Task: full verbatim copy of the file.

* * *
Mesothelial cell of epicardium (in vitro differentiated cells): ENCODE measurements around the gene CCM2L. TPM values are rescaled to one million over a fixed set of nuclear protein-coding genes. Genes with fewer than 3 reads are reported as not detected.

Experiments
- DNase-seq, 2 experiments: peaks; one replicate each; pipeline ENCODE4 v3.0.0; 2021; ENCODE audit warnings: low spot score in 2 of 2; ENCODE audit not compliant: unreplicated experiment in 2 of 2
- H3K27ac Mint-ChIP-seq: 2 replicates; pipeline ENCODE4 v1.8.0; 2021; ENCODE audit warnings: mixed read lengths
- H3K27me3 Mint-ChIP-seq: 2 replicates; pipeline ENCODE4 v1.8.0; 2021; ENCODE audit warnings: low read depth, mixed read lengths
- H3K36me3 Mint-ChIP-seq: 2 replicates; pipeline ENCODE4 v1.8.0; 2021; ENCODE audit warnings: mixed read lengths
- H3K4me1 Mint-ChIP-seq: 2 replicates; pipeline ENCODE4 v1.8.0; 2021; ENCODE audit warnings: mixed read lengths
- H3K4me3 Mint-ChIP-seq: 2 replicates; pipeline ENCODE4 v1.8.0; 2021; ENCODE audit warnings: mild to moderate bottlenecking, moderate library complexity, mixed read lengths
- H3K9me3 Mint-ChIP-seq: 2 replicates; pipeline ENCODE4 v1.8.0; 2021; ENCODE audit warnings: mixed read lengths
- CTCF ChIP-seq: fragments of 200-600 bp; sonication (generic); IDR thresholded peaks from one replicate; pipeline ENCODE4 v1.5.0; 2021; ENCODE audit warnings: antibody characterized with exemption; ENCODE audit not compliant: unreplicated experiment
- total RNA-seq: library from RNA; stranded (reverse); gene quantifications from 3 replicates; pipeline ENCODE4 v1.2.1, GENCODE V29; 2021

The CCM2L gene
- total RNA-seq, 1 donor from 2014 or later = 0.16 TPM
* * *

Mesothelial cell of epicardium (in vitro differentiated cells): ENCODE measurements around the gene CCM2L. TPM values are rescaled to one million over a fixed set of nuclear protein-coding genes. Genes with fewer than 3 reads are reported as not detected.

Experiments
- DNase-seq, 2 experiments: peaks; one replicate each; pipeline ENCODE4 v3.0.0; 2021; ENCODE audit warnings: low spot score in 2 of 2; ENCODE audit not compliant: unreplicated experiment in 2 of 2
- H3K27ac Mint-ChIP-seq: 2 replicates; pipeline ENCODE4 v1.8.0; 2021; ENCODE audit warnings: mixed read lengths
- H3K27me3 Mint-ChIP-seq: 2 replicates; pipeline ENCODE4 v1.8.0; 2021; ENCODE audit warnings: low read depth, mixed read lengths
- H3K36me3 Mint-ChIP-seq: 2 replicates; pipeline ENCODE4 v1.8.0; 2021; ENCODE audit warnings: mixed read lengths
- H3K4me1 Mint-ChIP-seq: 2 replicates; pipeline ENCODE4 v1.8.0; 2021; ENCODE audit warnings: mixed read lengths
- H3K4me3 Mint-ChIP-seq: 2 replicates; pipeline ENCODE4 v1.8.0; 2021; ENCODE audit warnings: mild to moderate bottlenecking, moderate library complexity, mixed read lengths
- H3K9me3 Mint-ChIP-seq: 2 replicates; pipeline ENCODE4 v1.8.0; 2021; ENCODE audit warnings: mixed read lengths
- CTCF ChIP-seq: fragments of 200-600 bp; sonication (generic); IDR thresholded peaks from one replicate; pipeline ENCODE4 v1.5.0; 2021; ENCODE audit warnings: antibody characterized with exemption; ENCODE audit not compliant: unreplicated experiment
- total RNA-seq: library from RNA; stranded (reverse); gene quantifications from 3 replicates; pipeline ENCODE4 v1.2.1, GENCODE V29; 2021

The CCM2L gene
- total RNA-seq, 1 donor from 2014 or later = 0.16 TPM